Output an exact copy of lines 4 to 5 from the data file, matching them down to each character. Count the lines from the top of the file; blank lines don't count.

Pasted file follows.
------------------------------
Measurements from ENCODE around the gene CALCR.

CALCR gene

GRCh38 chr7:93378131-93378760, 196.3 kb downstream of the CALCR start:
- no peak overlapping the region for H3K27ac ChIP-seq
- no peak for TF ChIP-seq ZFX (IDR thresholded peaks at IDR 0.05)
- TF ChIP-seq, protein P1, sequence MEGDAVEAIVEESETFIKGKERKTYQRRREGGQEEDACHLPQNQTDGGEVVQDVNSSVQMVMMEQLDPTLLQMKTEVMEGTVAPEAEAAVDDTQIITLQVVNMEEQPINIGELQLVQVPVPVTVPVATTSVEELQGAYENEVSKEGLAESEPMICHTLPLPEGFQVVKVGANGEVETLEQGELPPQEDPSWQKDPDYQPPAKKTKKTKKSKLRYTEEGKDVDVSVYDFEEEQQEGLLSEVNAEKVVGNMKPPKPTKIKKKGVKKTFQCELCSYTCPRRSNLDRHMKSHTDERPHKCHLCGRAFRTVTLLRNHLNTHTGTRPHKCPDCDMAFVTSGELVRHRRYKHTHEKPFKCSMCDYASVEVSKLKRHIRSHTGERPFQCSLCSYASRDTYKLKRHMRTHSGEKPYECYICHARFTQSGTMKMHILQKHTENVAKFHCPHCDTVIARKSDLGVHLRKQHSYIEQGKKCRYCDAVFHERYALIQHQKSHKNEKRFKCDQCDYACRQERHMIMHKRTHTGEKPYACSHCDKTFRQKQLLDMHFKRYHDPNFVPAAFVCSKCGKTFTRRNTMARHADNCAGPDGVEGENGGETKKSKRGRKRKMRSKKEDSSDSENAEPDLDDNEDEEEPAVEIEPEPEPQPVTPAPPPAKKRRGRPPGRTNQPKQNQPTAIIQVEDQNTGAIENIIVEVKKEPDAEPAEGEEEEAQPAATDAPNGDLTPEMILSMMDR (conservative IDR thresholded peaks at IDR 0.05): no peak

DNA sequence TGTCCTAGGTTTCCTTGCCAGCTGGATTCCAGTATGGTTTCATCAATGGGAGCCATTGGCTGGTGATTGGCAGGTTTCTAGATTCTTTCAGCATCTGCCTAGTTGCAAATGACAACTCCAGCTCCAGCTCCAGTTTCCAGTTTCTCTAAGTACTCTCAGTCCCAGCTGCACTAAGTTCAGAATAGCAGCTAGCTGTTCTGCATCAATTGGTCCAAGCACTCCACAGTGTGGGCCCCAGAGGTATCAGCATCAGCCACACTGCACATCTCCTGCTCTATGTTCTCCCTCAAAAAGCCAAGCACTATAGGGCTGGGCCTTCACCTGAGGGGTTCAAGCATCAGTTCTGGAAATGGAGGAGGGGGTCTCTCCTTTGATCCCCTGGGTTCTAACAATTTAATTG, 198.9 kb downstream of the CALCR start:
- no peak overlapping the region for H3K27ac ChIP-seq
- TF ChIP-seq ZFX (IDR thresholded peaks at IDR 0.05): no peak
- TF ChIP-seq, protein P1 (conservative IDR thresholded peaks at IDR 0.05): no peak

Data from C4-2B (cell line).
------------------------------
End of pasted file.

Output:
- no peak overlapping the region for H3K27ac ChIP-seq
- no peak for TF ChIP-seq ZFX (IDR thresholded peaks at IDR 0.05)